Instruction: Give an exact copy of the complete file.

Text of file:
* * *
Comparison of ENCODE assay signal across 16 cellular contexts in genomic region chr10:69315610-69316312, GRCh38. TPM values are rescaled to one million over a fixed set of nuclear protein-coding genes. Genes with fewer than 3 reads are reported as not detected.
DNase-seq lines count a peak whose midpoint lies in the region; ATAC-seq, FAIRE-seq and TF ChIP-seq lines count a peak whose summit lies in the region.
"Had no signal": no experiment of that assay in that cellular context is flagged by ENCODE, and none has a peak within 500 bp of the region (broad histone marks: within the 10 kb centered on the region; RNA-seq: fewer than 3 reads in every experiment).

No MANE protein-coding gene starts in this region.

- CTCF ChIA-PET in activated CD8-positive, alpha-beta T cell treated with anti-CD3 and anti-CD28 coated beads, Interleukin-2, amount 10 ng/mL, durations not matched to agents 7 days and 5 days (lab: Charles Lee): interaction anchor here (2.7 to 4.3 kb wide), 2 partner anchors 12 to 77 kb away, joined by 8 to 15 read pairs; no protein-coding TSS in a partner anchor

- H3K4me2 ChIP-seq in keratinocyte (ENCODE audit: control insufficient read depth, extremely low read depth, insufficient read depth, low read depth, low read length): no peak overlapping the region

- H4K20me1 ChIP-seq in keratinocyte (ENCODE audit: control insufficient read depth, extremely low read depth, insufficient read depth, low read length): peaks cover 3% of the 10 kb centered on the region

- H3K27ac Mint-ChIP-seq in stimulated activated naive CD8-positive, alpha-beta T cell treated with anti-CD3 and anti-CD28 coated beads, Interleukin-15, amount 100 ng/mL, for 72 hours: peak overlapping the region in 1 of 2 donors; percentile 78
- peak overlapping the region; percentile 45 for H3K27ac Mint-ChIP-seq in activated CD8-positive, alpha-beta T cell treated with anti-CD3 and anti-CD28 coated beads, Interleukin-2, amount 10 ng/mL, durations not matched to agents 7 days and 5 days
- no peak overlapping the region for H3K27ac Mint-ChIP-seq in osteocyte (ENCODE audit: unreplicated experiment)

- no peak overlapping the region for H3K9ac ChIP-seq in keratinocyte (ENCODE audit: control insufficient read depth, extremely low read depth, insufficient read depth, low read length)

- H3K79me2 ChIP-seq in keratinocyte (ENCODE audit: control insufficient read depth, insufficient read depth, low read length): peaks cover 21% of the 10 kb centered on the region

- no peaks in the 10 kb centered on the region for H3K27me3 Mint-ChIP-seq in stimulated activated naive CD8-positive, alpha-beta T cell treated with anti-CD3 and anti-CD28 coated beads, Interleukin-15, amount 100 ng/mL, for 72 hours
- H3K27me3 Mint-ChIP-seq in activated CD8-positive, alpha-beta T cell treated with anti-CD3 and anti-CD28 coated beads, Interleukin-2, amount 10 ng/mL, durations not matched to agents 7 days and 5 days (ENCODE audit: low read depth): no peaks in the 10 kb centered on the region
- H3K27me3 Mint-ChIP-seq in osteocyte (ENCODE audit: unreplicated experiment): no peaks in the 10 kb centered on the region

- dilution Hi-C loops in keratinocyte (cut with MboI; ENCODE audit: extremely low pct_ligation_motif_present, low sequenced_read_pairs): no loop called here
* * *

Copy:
Comparison of ENCODE assay signal across 16 cellular contexts in genomic region chr10:69315610-69316312, GRCh38. TPM values are rescaled to one million over a fixed set of nuclear protein-coding genes. Genes with fewer than 3 reads are reported as not detected.
DNase-seq lines count a peak whose midpoint lies in the region; ATAC-seq, FAIRE-seq and TF ChIP-seq lines count a peak whose summit lies in the region.
"Had no signal": no experiment of that assay in that cellular context is flagged by ENCODE, and none has a peak within 500 bp of the region (broad histone marks: within the 10 kb centered on the region; RNA-seq: fewer than 3 reads in every experiment).

No MANE protein-coding gene starts in this region.

- CTCF ChIA-PET in activated CD8-positive, alpha-beta T cell treated with anti-CD3 and anti-CD28 coated beads, Interleukin-2, amount 10 ng/mL, durations not matched to agents 7 days and 5 days (lab: Charles Lee): interaction anchor here (2.7 to 4.3 kb wide), 2 partner anchors 12 to 77 kb away, joined by 8 to 15 read pairs; no protein-coding TSS in a partner anchor

- H3K4me2 ChIP-seq in keratinocyte (ENCODE audit: control insufficient read depth, extremely low read depth, insufficient read depth, low read depth, low read length): no peak overlapping the region

- H4K20me1 ChIP-seq in keratinocyte (ENCODE audit: control insufficient read depth, extremely low read depth, insufficient read depth, low read length): peaks cover 3% of the 10 kb centered on the region

- H3K27ac Mint-ChIP-seq in stimulated activated naive CD8-positive, alpha-beta T cell treated with anti-CD3 and anti-CD28 coated beads, Interleukin-15, amount 100 ng/mL, for 72 hours: peak overlapping the region in 1 of 2 donors; percentile 78
- peak overlapping the region; percentile 45 for H3K27ac Mint-ChIP-seq in activated CD8-positive, alpha-beta T cell treated with anti-CD3 and anti-CD28 coated beads, Interleukin-2, amount 10 ng/mL, durations not matched to agents 7 days and 5 days
- no peak overlapping the region for H3K27ac Mint-ChIP-seq in osteocyte (ENCODE audit: unreplicated experiment)

- no peak overlapping the region for H3K9ac ChIP-seq in keratinocyte (ENCODE audit: control insufficient read depth, extremely low read depth, insufficient read depth, low read length)

- H3K79me2 ChIP-seq in keratinocyte (ENCODE audit: control insufficient read depth, insufficient read depth, low read length): peaks cover 21% of the 10 kb centered on the region

- no peaks in the 10 kb centered on the region for H3K27me3 Mint-ChIP-seq in stimulated activated naive CD8-positive, alpha-beta T cell treated with anti-CD3 and anti-CD28 coated beads, Interleukin-15, amount 100 ng/mL, for 72 hours
- H3K27me3 Mint-ChIP-seq in activated CD8-positive, alpha-beta T cell treated with anti-CD3 and anti-CD28 coated beads, Interleukin-2, amount 10 ng/mL, durations not matched to agents 7 days and 5 days (ENCODE audit: low read depth): no peaks in the 10 kb centered on the region
- H3K27me3 Mint-ChIP-seq in osteocyte (ENCODE audit: unreplicated experiment): no peaks in the 10 kb centered on the region

- dilution Hi-C loops in keratinocyte (cut with MboI; ENCODE audit: extremely low pct_ligation_motif_present, low sequenced_read_pairs): no loop called here